BRUSSELS/LONDON British Prime Minister David Cameron came under pressure to act tough on the European Union budget and France threatened to use its veto, signaling a divisive start to bargaining over the 1 trillion euro ($1.3 trillion) long-term spending plan.
Wednesday's warning from Paris echoed similar threats from Denmark and Britain, where Cameron suffered a humiliating defeat in parliament after Conservatives rebelled over Europe, an issue that has long divided his party.
Although the British parliamentary vote is non-binding, rebel Conservatives said Cameron should ditch his call for a real terms freeze in EU spending and push for outright cuts.
The French ultimatum was sparked by a proposal to trim farm subsidies - jealously guarded by France as top recipient of such payments - as part of a compromise from the Cypriot EU presidency to cut the 2014-2020 budget by more than 50 billion euros.
Even after the proposed cut, agriculture would remain the largest spending area, with deeper cuts penciled in for infrastructure investment in the bloc's poorest regions as well as research.
"We oppose the proposed reduction," French European Affairs Minister Bernard Cazeneuve said in a statement.
"France would not support a multi-annual budget that does not maintain the funds of the common agricultural policy."
The backlash was also a warning not to cut the proposed farm budget further, after Cyprus said much deeper reductions than those outlined so far would be needed to clinch a deal.
Despite support from Ireland and Austria, France's position puts it on a collision course with Germany, Britain and other net contributors looking to slash the overall spending blueprint by 100-200 billion euros.
EU diplomats have warned privately that further cuts are likely to hit agriculture hardest. A Franco-German deal to maintain the nominal level of farm spending served as the basis for agreement on the last long-term EU budget for 2007-2013.
But German deputy foreign minister Michael Link hinted Paris could be fighting a losing battle this time, saying Berlin would continue to press for deeper overall cuts as part of a "modern budget" that prioritizes economic growth and competitiveness.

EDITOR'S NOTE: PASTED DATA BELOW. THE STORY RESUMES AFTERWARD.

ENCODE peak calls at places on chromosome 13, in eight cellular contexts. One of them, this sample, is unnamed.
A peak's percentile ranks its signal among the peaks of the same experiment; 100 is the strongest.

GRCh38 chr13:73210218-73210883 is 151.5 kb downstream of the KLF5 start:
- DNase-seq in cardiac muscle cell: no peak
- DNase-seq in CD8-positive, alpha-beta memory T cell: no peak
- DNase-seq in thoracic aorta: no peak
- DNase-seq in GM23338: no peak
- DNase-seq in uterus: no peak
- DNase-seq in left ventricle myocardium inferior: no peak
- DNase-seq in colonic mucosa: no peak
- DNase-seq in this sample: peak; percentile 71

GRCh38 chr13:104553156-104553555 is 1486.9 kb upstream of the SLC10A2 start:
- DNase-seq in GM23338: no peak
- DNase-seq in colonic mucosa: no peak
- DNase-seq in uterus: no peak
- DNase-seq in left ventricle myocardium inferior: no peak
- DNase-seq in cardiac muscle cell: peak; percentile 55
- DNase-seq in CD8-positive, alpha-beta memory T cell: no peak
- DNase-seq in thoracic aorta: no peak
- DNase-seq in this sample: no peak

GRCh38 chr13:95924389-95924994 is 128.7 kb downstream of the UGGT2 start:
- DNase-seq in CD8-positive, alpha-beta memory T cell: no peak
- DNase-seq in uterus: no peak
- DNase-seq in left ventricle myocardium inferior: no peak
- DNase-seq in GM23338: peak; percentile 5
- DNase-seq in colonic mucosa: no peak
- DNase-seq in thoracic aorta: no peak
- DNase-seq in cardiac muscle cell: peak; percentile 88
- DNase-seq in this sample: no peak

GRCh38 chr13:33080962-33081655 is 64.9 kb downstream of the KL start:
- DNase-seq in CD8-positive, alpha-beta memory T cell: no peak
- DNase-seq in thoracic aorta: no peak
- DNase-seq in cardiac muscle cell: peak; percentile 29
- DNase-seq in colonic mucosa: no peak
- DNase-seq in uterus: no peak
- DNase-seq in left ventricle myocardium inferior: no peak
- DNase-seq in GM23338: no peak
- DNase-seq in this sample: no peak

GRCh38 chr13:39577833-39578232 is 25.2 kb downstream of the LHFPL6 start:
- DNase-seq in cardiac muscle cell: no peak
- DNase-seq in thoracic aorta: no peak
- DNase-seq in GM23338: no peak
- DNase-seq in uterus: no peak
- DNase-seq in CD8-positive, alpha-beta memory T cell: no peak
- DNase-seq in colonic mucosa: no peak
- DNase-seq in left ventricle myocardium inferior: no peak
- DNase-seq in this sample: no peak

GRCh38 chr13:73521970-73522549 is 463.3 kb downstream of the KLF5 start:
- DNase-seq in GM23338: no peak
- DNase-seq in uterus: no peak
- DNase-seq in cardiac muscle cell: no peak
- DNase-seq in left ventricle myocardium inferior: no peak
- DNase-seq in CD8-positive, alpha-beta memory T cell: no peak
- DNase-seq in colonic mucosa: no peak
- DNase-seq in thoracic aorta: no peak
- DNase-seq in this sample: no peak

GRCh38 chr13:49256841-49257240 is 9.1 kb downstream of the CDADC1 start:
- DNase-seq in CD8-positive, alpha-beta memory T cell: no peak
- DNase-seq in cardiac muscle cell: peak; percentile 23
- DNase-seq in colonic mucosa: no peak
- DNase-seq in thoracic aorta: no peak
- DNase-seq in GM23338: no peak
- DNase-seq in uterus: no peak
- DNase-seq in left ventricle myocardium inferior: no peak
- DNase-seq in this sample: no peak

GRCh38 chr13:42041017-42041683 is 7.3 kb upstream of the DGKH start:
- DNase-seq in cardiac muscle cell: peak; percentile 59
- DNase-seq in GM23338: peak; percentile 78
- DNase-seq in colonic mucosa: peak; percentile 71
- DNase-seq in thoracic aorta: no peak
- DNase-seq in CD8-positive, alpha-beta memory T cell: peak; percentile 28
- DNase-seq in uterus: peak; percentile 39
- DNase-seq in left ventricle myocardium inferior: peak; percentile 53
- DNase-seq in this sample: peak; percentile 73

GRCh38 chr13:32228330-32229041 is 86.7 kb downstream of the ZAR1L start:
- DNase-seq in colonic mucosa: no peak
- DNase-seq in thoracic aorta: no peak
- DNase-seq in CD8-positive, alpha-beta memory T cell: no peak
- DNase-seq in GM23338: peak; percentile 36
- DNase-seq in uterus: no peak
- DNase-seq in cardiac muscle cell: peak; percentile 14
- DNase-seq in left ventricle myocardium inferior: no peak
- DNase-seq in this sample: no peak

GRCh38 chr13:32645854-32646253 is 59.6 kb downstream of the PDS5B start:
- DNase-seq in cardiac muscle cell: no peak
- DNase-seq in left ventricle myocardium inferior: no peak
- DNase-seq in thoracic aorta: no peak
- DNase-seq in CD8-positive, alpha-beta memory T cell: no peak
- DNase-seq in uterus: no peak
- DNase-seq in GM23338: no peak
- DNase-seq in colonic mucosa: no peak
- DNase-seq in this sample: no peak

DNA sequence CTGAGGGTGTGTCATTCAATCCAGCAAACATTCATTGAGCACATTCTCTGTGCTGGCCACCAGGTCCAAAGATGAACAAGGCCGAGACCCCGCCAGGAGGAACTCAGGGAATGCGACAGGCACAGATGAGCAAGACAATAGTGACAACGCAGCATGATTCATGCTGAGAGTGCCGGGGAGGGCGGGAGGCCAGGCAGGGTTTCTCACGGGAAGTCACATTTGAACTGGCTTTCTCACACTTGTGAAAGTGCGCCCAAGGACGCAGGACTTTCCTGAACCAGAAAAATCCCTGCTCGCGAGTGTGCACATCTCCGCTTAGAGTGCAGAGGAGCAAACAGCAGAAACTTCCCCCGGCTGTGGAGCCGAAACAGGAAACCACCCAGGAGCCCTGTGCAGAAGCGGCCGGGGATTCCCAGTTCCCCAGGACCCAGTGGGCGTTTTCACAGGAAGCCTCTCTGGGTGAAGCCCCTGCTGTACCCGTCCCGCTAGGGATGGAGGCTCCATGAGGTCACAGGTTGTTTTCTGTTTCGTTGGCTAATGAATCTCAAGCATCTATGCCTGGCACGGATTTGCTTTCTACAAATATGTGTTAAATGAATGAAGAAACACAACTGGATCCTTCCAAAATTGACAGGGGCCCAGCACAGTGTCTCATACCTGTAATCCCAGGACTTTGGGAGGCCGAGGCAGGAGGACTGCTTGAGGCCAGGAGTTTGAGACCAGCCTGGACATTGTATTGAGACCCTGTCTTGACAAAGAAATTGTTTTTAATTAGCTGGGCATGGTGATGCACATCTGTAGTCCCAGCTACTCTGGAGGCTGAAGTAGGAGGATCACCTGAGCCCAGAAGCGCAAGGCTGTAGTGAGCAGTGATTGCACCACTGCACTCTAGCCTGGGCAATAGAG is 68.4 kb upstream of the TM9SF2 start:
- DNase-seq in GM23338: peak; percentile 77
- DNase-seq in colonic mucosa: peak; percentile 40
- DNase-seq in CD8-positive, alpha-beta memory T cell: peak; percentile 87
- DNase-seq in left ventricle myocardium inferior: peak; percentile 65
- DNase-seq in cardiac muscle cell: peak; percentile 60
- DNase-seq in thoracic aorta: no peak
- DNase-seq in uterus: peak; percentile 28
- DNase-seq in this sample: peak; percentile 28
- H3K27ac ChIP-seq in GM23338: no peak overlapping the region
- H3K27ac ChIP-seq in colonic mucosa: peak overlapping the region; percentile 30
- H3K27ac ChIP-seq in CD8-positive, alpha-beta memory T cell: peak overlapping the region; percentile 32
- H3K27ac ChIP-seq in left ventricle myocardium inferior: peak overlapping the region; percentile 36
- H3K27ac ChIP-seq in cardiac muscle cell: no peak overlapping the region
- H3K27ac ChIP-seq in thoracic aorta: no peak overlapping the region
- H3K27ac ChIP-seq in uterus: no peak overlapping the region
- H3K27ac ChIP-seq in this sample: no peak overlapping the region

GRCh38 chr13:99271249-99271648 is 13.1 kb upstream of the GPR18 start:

"We don't think the presidency has found the right emphasis yet," Link said.
The rebels won the British parliamentary vote by 307 to 294 votes, a majority of 13, after they received support from the Labour Party, a generally pro-European group accused by Cameron of "rank opportunism".
"This is a time for Brussels to listen to the British people and do what we are all doing, and that is cutting our cloth," Conservative lawmaker Mark Pritchard, one of the revolt's leaders, told Sky News.
Rebels said the vote could strengthen Cameron's position at budget talks in Brussels next month because he will be able to say his hands are tied by the British parliament.
But other members of the Conservative Party say Cameron will be weakened after his first significant defeat in parliament since taking power in 2010.
Conservative rebels had urged the prime minister to insist on cuts to EU spending to reflect the bleak economic landscape across much of Europe.
"This government is taking the toughest line in these budget negotiations of any government since we joined the European Union," Cameron told parliament ahead of the vote.
"At best we would like it cut, at worst frozen, and I'm quite prepared to use the veto if we don't get a deal that's good for Britain," he said.
EU leaders will try to resolve their differences at a summit in Brussels on November 22-23, which is likely to involve long days and late nights of bitter horse trading.
With agriculture and regional development spending together accounting for about three-quarters of the total budget, leaders looking to limit their EU contributions may ultimately be forced into a straight choice between the two.
Poland, like most poorer Eastern member states, receives far less in EU farm support than in regional development funds, credited with helping it avoid a recession.
Making the case for maintaining development spending, Polish Europe Minister Piotr Serafin said the benefits would be felt across the EU -- an argument that may sway Berlin and others in the final reckoning.
"Poland is a country that makes particular good use of structural money and has a major impact on the region's economy," he told Reuters in an interview.
"Poland generates growth in other EU members, it generates extra GDP, it adds to the overall welfare of the EU, so it's a good investment."
(Additional reporting by Sybille de La Hamaide in Paris, Stephen Brown in Berlin and Christian Lowe and Karolina Slowikowska in Warsaw; Editing by Paul Taylor and Giles Elgood)